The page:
So Israel entered the Promised Land and almost immediately began to do not what the Lord had commanded them to do, but instead "everyone did what was right in his own eyes" (Judges 21:25). There were a few glimmers of hope thanks to certain kings of Israel and Judah, but eventually their rebellion became so pronounced that God brought His judgment upon the people and they were defeated and taken into captivity. Their hearts had been hardened; they had become even more of a "stiff-necked" people, a phrase God would use about them many times as they lived in the wilderness before entering the Promised Land.
But despite all this judgment, there are also glimpses of humanity's ultimate redemption throughout the rest of the Old Testament. The prophets Ezekiel and Jeremiah both point to a new covenant in their writings. Many times God makes promises that His people will return to their own country, so we see a restoration of God's faithfulness even in the midst of His judgment. And then in Ezekiel 36 God says to His people dispersed in captivity, "I will give you a new heart, and a new spirit I will put within you. And I will remove the heart of stone from your flesh and give you a heart of flesh. And I will put my Spirit within you, and cause you to walk in my statutes and be careful to obey my rules" (Ezekiel 36:26-27). God is promising to give His people that heart to understand that Moses had talked about back in Deuteronomy! So in this we see that God's faithfulness remains, even when His people act in direct opposition to Him.
Then we come to the gospels, and we see that promise personified in the man Christ Jesus. Being fully God and fully man, Jesus was able to do the very thing we cannot do: He kept the Law perfectly. He lived like us on this earth, except that He was without sin. In this way He fulfilled the Law, by keeping it perfectly and then taking the punishment that our sin deserves; namely, death.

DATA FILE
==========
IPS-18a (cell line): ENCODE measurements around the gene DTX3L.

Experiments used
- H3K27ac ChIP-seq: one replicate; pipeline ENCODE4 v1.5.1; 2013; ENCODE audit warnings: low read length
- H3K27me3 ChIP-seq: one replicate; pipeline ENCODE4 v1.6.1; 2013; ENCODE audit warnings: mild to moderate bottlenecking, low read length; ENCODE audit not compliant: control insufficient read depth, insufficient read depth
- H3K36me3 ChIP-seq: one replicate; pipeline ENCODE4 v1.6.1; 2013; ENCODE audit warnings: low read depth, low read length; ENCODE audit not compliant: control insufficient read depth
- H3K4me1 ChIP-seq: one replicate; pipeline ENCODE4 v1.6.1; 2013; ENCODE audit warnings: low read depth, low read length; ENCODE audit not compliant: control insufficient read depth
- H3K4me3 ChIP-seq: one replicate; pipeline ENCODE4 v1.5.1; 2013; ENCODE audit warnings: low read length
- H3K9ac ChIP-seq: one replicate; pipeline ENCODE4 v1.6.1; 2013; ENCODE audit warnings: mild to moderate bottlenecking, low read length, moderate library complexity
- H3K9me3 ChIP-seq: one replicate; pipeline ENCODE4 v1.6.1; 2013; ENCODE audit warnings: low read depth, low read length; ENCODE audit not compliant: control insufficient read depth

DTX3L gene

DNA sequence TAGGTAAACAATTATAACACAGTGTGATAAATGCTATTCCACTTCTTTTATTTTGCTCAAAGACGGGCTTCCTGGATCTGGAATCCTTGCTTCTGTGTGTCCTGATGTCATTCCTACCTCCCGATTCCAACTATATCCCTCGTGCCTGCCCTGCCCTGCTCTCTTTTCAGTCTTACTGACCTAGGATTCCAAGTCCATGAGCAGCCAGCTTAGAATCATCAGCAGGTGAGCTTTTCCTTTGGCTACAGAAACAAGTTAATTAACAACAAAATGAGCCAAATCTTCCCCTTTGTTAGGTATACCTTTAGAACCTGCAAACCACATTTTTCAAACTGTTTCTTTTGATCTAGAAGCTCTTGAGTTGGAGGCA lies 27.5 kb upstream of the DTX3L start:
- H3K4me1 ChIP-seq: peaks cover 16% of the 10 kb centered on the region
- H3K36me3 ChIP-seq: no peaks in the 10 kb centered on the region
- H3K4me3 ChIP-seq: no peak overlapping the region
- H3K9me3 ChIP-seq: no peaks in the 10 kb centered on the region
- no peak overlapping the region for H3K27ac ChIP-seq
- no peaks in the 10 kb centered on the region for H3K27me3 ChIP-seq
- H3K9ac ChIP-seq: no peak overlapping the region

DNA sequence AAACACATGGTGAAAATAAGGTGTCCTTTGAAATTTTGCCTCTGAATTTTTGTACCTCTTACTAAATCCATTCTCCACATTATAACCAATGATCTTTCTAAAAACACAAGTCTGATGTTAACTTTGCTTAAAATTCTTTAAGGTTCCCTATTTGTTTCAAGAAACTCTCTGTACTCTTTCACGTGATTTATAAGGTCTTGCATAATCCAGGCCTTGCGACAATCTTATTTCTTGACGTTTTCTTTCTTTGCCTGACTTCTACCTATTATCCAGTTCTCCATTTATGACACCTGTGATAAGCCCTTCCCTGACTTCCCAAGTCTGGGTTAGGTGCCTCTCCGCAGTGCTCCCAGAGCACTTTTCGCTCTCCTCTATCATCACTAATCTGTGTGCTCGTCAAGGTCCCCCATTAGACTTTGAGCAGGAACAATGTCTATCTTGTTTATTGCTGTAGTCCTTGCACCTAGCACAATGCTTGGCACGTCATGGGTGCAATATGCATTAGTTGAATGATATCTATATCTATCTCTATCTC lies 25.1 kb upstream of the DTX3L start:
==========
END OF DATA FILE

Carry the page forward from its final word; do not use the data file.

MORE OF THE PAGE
In the Sermon on the Mount, Jesus isn't giving us a retelling of the Law. He shows the extent of what the Law required. Many times Jesus begins a statement with "You have heard it was said...but I say to you..." in this sermon. Each time He shows how an action that goes against the Law is played out in our hearts long before we actually do it. Jesus is not only requiring that our actions be pure, but that our very hearts be pure. This is why in Matthew 5:20 He can say, "For I tell you, unless your righteousness exceeds that of the scribes and Pharisees, you will never enter the kingdom of heaven." The scribes and Pharisees were the religious elite in Judea, but all their actions did not come from a heart seeking to obey the Lord.
It's rather cliche to say this, but Jesus came and lived the perfect life that we couldn't live, then died the death we deserved, so that through His sacrifice we might believe in Him and be reconciled to God. This all was going through my head as I wrote the song "Fulfilled," and it particularly comes to a head in this line in the bridge: "For the Law couldn't save us, but Christ made a way." Under the Law, there is not hope. We could work until all the strength was sapped from our bodies and it wouldn't move us one inch closer to reconciliation with God. But Jesus' sacrifice bridged that gap and gave us a way of salvation and reconciliation. He has fulfilled it all. He has redeemed us. We are alive because of His love poured out on our behalf.
A simple servant of the Master.